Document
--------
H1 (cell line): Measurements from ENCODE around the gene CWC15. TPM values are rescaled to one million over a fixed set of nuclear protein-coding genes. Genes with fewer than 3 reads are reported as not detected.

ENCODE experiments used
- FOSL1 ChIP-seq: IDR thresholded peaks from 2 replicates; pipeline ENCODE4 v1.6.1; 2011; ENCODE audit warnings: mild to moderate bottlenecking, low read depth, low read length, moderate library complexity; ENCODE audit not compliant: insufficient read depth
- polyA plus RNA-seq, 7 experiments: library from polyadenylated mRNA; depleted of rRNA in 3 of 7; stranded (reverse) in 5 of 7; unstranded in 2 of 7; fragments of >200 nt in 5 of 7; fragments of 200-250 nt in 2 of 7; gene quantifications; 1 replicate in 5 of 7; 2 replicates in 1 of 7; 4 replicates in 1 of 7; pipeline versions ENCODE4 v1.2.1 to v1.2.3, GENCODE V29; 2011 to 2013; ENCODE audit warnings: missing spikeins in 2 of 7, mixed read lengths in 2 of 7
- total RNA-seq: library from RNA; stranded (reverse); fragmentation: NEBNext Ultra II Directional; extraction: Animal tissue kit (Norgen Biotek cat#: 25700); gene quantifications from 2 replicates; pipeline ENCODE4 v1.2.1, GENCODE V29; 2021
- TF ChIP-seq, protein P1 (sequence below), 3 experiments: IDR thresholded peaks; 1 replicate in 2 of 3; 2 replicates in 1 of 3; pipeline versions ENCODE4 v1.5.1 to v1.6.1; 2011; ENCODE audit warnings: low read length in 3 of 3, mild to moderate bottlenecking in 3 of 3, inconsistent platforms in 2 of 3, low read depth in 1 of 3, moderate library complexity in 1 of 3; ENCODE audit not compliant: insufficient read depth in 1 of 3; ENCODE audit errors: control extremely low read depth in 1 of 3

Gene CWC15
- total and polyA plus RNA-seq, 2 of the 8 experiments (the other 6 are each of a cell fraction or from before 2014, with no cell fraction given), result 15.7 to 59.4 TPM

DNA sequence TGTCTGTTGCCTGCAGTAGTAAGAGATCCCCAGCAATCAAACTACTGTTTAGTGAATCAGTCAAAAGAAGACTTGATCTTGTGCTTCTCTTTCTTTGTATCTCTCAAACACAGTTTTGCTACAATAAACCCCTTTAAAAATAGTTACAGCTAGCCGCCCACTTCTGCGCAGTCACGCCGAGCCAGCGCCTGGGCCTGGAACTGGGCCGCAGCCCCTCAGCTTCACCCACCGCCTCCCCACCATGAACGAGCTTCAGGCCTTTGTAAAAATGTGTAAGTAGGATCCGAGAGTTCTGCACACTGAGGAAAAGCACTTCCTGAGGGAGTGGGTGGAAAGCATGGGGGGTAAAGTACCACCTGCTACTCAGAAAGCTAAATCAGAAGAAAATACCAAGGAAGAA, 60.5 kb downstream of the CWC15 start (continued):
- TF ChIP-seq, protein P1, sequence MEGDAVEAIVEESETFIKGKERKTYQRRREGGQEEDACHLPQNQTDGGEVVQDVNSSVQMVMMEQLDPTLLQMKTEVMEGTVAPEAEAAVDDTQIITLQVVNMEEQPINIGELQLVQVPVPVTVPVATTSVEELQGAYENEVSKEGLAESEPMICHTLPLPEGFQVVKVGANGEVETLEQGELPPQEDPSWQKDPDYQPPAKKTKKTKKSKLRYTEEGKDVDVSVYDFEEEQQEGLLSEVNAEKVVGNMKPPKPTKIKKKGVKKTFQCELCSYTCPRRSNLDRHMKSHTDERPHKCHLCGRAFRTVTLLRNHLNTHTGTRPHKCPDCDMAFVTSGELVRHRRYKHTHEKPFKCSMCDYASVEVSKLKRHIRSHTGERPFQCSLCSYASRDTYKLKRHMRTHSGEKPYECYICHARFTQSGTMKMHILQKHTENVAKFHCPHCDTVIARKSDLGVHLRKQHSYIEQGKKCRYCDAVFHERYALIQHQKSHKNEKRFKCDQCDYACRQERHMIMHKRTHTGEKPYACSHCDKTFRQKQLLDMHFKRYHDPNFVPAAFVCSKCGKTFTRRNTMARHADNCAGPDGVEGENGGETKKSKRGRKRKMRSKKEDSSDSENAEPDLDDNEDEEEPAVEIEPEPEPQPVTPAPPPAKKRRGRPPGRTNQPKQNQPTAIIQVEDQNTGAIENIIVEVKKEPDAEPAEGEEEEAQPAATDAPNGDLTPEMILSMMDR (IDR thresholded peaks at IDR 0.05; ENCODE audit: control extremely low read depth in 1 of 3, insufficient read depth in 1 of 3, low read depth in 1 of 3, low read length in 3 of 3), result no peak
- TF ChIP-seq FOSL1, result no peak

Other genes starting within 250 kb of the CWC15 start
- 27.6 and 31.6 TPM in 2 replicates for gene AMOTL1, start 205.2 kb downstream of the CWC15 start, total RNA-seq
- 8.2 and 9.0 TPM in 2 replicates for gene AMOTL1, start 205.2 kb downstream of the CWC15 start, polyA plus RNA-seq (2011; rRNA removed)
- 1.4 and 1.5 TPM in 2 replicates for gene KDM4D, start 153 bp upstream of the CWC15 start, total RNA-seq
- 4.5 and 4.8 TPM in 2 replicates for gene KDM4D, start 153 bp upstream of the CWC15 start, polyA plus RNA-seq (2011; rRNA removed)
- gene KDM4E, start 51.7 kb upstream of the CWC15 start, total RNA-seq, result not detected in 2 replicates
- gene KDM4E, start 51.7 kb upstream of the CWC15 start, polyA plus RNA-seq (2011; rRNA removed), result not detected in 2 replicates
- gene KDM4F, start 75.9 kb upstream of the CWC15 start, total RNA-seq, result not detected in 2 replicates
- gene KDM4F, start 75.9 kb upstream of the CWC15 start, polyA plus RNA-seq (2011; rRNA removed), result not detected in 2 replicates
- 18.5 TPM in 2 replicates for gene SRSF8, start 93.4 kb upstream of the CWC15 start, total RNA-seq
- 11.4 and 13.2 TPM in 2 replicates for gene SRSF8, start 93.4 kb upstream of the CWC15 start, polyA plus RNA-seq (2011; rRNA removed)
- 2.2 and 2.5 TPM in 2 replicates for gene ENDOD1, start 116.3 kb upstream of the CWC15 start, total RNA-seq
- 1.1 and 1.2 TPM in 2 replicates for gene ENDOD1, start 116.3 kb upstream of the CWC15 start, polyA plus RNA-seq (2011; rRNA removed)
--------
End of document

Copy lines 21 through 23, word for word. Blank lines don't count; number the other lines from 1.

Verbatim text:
- 18.5 TPM in 2 replicates for gene SRSF8, start 93.4 kb upstream of the CWC15 start, total RNA-seq
- 11.4 and 13.2 TPM in 2 replicates for gene SRSF8, start 93.4 kb upstream of the CWC15 start, polyA plus RNA-seq (2011; rRNA removed)
- 2.2 and 2.5 TPM in 2 replicates for gene ENDOD1, start 116.3 kb upstream of the CWC15 start, total RNA-seq